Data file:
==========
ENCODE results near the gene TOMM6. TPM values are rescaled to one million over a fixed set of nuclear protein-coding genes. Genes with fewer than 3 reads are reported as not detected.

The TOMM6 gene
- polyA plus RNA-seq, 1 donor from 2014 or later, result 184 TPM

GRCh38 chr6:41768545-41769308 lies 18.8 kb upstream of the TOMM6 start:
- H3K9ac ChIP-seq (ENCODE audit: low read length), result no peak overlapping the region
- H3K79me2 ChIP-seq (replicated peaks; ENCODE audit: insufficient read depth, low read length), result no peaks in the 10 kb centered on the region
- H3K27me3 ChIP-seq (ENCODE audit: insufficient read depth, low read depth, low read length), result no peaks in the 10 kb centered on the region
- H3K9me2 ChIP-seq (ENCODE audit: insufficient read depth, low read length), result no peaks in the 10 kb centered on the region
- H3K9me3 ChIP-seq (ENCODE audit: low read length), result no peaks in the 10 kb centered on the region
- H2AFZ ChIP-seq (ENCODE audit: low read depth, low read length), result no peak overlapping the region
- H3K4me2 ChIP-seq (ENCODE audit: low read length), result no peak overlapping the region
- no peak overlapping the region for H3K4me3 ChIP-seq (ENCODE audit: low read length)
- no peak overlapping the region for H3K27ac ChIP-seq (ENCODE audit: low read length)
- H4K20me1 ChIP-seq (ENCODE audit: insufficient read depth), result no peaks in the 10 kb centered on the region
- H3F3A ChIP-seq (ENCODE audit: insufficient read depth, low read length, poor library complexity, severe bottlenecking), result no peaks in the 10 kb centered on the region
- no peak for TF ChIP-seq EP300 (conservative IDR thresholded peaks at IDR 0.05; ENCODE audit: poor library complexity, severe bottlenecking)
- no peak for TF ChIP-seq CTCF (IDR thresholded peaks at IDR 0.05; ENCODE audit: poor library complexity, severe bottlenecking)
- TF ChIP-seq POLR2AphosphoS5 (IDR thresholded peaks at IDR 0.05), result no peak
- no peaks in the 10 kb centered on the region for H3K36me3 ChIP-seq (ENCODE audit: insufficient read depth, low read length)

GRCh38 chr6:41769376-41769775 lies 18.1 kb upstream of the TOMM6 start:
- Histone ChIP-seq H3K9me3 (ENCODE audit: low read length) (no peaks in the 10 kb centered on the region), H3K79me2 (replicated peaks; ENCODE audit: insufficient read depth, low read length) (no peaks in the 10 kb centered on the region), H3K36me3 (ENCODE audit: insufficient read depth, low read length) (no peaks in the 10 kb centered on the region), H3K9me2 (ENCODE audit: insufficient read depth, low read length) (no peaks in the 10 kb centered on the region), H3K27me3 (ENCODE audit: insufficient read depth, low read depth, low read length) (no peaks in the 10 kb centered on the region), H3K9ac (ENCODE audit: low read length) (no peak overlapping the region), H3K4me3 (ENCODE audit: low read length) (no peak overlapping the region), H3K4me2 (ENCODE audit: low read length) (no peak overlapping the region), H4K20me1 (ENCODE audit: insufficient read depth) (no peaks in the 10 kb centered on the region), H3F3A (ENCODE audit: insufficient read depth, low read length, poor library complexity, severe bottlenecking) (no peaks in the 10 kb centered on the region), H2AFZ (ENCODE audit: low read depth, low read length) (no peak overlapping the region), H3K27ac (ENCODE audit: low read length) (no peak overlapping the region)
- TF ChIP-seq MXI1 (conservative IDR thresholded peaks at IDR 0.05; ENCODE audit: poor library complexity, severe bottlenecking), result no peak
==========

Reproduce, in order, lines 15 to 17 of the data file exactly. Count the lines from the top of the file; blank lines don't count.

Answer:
- H3F3A ChIP-seq (ENCODE audit: insufficient read depth, low read length, poor library complexity, severe bottlenecking), result no peaks in the 10 kb centered on the region
- no peak for TF ChIP-seq EP300 (conservative IDR thresholded peaks at IDR 0.05; ENCODE audit: poor library complexity, severe bottlenecking)
- no peak for TF ChIP-seq CTCF (IDR thresholded peaks at IDR 0.05; ENCODE audit: poor library complexity, severe bottlenecking)